Dark tales to virtuoso gothic banjo.
Mean Mary James is nothing if not prolific. If you think you’ve just read a review of her latest release, you have: that was ‘Portrait of a Woman’. Barely a month later Mean Mary launches another four part project with ‘Hell & Heroes Vol 1’. In only four tracks she takes her virtuoso banjo picking, guitar playing and fertile imagination off in a more intense, darker direction. ‘Gothic bluegrass’ might sound hyperbolic, but it does describe her haunting, echoing vocals and pulsating electric banjo, all driven furiously by her excellent band the Contrarys, bassist David Larsen and drummer Allen Marshall.
Family has been integral to Mean Mary’s passage from child prodigy through an itinerant life both geographically and creatively. She still writes much of her material with her mother, Jean. Their collective determination enabled her to overcome the trauma of a lethal car accident that very nearly finished such a promising career. Through her sheer willpower and effort she regained her redundant right vocal chord to resume singing. Although some time ago, that same resolve comes across in this new EP.
The opening picking on ‘Penelope Rose’ shakes with the apprehension of the detective newly arrived in town to investigate a string of murders linked to someone, “they call her the woman with the rose tattoo”. Mean Mary’s only solo write, her soaring vocals, relentless banjo runs pushed further by the Contrarys embody the detective’s frustration at his lack of progress, or is he falling in love with his prime suspect?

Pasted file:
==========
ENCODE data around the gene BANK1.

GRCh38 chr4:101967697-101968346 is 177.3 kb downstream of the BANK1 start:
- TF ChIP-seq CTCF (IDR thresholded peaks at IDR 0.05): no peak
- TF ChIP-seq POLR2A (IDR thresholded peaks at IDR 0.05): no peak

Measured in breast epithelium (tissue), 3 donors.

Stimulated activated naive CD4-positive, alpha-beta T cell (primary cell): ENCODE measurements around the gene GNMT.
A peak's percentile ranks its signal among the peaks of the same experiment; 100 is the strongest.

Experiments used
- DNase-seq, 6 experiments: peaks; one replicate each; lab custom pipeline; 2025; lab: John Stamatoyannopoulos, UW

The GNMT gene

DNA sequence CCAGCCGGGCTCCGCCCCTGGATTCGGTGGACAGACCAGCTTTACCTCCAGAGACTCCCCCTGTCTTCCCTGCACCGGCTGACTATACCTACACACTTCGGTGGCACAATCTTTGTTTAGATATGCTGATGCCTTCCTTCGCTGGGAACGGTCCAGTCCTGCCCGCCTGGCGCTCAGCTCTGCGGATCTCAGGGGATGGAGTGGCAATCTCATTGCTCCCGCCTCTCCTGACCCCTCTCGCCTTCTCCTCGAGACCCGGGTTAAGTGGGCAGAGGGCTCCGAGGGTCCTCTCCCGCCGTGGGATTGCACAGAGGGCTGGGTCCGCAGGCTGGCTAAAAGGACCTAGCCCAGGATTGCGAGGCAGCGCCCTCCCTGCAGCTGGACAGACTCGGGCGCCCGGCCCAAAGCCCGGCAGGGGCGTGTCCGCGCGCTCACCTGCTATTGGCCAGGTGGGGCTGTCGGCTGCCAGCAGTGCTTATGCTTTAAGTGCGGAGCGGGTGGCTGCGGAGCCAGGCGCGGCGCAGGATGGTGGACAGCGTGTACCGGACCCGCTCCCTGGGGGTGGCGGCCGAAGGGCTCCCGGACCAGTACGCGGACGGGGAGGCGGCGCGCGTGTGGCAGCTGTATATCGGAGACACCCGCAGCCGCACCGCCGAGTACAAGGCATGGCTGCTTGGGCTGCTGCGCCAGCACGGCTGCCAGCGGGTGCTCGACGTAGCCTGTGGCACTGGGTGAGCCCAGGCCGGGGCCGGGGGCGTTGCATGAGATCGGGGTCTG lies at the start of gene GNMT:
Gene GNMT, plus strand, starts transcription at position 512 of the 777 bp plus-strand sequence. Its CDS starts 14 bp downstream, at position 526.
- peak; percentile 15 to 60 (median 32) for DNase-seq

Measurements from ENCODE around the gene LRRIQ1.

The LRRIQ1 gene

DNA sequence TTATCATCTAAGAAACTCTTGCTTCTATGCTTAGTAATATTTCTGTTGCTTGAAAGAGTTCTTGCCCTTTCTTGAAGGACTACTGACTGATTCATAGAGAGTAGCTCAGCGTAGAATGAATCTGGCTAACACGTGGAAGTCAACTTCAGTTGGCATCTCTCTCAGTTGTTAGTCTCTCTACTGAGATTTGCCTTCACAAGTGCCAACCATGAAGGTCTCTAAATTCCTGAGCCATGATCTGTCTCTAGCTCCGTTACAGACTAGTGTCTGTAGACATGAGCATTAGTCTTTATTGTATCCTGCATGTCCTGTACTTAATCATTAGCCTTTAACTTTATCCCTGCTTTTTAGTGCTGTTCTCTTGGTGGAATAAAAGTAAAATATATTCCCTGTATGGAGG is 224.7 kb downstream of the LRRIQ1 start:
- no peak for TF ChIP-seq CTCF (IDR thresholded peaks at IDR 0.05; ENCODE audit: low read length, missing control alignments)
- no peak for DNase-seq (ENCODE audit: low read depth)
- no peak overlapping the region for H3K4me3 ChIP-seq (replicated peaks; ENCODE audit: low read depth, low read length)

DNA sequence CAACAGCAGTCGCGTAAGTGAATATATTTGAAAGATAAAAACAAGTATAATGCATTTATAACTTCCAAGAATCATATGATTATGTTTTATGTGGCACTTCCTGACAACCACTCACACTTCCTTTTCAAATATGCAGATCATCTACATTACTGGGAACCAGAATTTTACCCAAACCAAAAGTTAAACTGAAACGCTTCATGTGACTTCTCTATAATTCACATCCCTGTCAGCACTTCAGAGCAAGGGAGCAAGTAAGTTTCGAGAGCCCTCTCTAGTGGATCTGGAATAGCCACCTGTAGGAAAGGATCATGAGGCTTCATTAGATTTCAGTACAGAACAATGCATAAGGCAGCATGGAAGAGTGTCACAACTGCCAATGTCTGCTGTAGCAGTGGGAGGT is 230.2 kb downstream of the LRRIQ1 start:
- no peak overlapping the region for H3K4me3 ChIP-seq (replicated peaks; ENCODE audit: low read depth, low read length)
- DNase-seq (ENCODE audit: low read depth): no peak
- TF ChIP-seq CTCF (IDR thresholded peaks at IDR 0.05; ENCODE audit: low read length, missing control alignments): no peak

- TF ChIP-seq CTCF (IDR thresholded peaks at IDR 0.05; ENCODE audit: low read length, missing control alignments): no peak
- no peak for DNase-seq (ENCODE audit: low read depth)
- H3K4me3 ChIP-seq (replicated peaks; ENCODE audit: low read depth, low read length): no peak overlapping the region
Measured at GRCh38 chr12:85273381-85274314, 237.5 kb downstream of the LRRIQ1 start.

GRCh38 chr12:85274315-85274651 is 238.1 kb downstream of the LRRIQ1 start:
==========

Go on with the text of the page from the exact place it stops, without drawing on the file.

Crime persists in ‘Fugitive’. An opening line of ‘Johnny loved his daddy’s gun’ warns this is not going to turn out well. And it doesn’t. Harder electric solos add to the drama of how the sherrif’s son met his end.
‘Seven League Shoes’ gives an insight into Mary’s own resolve, “So I’ll run, until I fall/ Then pick myself up again/ l’ll tough it out, that’s all”, could be autobiographical, an unsentimental look at a life on the road. Her blistering banjo solo is all the evidence needed that this is her reward. ‘Sparrow Alone’ pursues this introspection. A gentle banjo line gives space for Mean Mary’s voice to soar above her cares, orchestral thermals propelling her liberty higher still.
Multiple projects can face the obvious pitfall of too many ideas receiving insufficient attention. Mean Mary & The Contrarys do not fall into that trap. ‘Hell & Heroes Vol 1’ is very different to her concurrent ‘Portrait of a Woman’ and both deserve acclaim. We look forward to the second instalment.